this.name = name;

    public void sayHello() {
        System.out.println("Hello, " + name + "!");

7. Objects instead of static methods

In Scala, static doesn’t exist. You cannot add static methods to classes. Instead, you can define objects. When you define an object with the same name as a class, then that object is the companion object of that class.

Methods that you define in the companion object of a class are like static methods of a class in Java.

class Hello(name: String) {
  def sayHello = println("Hello, " + name + "!")

// Companion object of class Hello
object Hello {
  // Factory method
  def apply(name: String) = new Hello(name)

The equivalent class in Java would look like this:

public class Hello {
    private final String name;

    public Hello(String name) {
        this.name = name;

    public void sayHello() {
        System.out.println("Hello, " + name + "!");

    public static Hello apply(String name) {
        return new Hello(name);

The apply method is treated in a special way by Scala; there’s a special shortcut syntax to call it.

// This is the regular way to call a method
val hello1 = Hello.apply("World")

// This is the special shortcut syntax, which is equivalent to the above
val hello2 = Hello("World")

Note that this only works with the apply method, not with any other method. The Scala compiler just treats methods named apply in this special way.


I hope this was useful for you if you’re learning Scala as a Java developer. Have fun learning Scala!

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7 Responses

  1. Simeon Fitch says:

    In section 4, I think you might be confusing currying with partial application. Currying is the process of going from a single parameter list with multiple parameters to multiple parameter lists with single parameters. Partial application is what you’re doing on line 5 of the code example; the function is already curried.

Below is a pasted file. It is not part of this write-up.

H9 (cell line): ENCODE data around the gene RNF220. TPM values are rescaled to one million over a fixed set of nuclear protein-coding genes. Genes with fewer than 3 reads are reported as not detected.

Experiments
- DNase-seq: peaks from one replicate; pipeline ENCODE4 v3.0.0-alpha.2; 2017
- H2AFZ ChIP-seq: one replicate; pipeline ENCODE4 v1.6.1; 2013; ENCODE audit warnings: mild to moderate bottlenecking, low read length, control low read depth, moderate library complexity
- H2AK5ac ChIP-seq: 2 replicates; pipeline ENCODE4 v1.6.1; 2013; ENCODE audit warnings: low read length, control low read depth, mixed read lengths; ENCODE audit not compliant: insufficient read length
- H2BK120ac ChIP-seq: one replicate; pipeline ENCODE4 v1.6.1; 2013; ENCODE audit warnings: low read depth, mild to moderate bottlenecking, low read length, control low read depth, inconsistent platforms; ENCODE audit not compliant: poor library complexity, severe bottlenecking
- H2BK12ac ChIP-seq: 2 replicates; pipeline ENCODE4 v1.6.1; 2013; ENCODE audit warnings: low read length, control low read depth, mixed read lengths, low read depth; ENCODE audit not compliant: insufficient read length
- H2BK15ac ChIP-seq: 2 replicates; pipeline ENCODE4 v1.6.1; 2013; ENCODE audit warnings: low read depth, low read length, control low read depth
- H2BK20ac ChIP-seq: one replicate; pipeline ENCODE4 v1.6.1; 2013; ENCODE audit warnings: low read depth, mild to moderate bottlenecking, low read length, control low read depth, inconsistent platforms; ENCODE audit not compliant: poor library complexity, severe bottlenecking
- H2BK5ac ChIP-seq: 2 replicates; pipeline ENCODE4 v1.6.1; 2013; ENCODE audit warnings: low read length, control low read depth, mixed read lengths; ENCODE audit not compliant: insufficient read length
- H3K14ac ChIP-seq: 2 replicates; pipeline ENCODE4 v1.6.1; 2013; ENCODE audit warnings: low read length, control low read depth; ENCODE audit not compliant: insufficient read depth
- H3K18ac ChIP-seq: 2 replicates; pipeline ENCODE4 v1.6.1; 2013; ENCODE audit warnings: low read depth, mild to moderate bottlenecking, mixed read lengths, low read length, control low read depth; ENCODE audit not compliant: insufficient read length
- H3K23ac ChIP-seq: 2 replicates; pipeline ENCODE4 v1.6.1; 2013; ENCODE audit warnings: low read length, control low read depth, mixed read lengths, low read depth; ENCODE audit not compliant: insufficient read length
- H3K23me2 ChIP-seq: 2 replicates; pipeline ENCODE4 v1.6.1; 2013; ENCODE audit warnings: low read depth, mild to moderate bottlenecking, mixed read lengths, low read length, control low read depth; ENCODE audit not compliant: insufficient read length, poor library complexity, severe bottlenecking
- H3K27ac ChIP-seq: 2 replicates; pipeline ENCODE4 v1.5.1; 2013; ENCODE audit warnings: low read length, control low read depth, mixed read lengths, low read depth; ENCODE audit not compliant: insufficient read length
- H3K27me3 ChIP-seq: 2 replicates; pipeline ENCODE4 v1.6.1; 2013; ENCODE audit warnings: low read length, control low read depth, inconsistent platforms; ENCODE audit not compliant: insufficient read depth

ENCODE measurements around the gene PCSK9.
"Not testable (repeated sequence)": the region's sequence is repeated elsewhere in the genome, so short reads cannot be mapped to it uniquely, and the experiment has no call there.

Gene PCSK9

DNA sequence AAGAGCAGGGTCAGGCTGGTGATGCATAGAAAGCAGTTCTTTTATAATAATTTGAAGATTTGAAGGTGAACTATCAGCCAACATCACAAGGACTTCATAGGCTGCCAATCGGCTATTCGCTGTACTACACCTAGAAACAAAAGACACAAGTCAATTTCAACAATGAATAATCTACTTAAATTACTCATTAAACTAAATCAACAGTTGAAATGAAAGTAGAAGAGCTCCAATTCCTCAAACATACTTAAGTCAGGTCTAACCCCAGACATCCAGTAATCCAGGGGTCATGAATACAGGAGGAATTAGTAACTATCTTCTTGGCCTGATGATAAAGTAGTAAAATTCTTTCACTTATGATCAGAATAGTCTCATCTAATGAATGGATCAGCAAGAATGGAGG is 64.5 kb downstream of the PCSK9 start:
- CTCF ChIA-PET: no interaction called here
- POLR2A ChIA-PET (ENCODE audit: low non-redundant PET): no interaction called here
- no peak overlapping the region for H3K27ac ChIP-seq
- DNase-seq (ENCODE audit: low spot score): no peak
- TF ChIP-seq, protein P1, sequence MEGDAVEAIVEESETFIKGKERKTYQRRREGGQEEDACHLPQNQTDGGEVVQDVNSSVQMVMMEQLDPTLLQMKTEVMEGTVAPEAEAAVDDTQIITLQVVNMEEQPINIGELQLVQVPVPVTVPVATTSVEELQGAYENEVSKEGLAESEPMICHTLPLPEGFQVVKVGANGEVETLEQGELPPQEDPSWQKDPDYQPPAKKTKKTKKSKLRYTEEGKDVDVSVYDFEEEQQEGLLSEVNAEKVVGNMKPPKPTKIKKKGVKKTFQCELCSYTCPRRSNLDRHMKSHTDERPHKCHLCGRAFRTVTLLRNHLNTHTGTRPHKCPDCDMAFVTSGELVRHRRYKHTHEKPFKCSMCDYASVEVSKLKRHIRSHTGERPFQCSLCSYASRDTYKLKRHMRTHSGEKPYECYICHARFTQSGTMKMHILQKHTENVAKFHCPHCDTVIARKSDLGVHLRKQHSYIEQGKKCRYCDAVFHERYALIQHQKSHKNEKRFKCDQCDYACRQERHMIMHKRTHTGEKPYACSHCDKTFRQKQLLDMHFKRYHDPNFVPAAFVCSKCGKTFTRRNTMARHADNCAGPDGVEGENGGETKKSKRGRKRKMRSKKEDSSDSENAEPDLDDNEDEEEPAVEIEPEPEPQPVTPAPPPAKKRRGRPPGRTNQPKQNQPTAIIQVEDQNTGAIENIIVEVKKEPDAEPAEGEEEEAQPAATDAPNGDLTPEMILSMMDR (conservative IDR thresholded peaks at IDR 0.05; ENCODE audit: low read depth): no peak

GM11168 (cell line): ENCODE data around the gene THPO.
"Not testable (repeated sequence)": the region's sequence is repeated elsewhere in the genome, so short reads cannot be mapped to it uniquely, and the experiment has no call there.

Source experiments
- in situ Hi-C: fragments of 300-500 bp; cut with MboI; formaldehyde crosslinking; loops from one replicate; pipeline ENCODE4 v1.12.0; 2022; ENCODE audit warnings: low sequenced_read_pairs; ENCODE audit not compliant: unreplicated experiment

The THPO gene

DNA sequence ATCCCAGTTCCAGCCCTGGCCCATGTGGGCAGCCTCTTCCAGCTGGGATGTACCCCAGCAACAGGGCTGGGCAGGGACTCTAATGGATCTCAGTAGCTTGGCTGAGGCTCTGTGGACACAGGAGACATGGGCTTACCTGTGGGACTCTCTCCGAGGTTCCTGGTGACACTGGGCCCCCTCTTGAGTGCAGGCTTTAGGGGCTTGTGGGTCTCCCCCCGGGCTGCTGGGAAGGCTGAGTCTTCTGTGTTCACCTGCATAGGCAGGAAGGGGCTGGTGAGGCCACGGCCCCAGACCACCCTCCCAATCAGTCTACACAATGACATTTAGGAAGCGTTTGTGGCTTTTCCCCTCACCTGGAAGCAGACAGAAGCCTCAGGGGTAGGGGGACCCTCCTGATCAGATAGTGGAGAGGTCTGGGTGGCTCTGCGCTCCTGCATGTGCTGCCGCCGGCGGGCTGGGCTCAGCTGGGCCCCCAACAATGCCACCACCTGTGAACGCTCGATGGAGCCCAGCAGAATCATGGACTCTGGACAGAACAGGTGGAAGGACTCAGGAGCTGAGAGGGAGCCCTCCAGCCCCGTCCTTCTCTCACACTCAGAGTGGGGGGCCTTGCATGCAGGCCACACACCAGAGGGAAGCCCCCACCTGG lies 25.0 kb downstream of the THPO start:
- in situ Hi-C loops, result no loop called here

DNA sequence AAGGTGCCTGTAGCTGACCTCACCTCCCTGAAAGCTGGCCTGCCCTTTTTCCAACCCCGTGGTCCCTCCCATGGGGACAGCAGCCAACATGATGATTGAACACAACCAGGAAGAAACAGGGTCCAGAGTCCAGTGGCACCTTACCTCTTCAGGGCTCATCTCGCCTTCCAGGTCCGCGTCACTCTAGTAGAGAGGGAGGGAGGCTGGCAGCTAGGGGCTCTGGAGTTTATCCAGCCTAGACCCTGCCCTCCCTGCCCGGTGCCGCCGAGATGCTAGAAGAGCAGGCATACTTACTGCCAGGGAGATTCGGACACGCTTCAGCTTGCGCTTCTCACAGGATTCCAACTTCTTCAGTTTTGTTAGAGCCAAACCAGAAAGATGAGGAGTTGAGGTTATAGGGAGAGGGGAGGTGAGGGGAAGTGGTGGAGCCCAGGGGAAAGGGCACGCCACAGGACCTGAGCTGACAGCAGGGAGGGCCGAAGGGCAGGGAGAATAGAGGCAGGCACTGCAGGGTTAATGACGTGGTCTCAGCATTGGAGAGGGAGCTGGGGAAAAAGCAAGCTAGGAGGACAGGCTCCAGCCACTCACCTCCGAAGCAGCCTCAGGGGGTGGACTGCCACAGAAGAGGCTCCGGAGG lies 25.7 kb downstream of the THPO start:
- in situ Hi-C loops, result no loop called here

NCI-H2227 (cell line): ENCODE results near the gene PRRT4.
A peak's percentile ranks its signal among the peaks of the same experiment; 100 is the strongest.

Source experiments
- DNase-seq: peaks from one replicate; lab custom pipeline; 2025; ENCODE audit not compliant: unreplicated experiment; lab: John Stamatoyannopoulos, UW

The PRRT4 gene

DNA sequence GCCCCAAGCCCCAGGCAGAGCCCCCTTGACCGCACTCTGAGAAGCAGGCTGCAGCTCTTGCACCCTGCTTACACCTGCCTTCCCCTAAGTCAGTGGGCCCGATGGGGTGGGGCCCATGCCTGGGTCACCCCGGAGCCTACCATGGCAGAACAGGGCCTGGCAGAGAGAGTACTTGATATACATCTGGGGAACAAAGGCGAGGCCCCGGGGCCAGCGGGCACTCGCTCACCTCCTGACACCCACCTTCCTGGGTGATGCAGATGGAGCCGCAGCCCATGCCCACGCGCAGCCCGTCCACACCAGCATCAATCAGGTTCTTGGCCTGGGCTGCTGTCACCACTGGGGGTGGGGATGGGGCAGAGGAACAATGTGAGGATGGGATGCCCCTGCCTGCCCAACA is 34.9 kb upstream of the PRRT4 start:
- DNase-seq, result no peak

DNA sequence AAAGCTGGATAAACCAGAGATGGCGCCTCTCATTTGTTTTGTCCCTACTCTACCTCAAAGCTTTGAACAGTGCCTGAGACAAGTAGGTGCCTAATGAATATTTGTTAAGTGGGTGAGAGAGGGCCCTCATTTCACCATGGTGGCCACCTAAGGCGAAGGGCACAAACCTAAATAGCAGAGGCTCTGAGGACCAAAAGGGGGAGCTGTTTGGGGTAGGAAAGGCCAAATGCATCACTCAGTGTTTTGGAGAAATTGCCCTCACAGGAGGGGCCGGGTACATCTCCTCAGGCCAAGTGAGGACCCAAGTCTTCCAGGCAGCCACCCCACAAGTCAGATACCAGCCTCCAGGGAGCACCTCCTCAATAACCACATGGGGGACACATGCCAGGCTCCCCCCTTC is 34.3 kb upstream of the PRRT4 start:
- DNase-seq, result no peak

• Jesper de Jong says:

      Thanks for commenting and I think you’re right, I’ve edited that section.

  2. madhumc85 says:

    Hi I have one question regarding future scope of the language. Does Scala has a bright future programming language , Or it just sneaking for some period of time ?

    • Jesper de Jong says:

      In the past few years more and more companies are picking up Scala and using it for real projects and there is a lot of interest for it on developer conferences. It’s definitely here to stay, and in my opinion if you’re a Java developer and you want to learn something new, it’s definitely worth it to have a look at Scala. Not just because you’ll learn a new programming language, it will also make you a better Java developer, because you’ll learn concepts and techniques, such as functional programming, that will be useful no matter what programming language you use.

      • Nilesh Shinde says:

        For big data analytics python is comfortable so can we replace python with scala ?
        Is there library support available for the same?

  3. Rama Nallamilli says:

    I think pattern matching, futures, the collections API, case classes and immutability are huge wins when moving to Scala, most of the features talked about in this article are syntactic differences that allow for more concise code but there are also many other features that sit above the syntax alone that make Scala a more productive language to work with.

    • Jesper de Jong says:

      Hi Rama, thanks for your comment. Ofcourse there are many more Scala features that make it an interesting programming language than the things I mentioned in this article. Have a look at my presentation “Practical Scala for the busy Java developer” in which I present more Scala features: https://youtu.be/_Mshtm-SwWs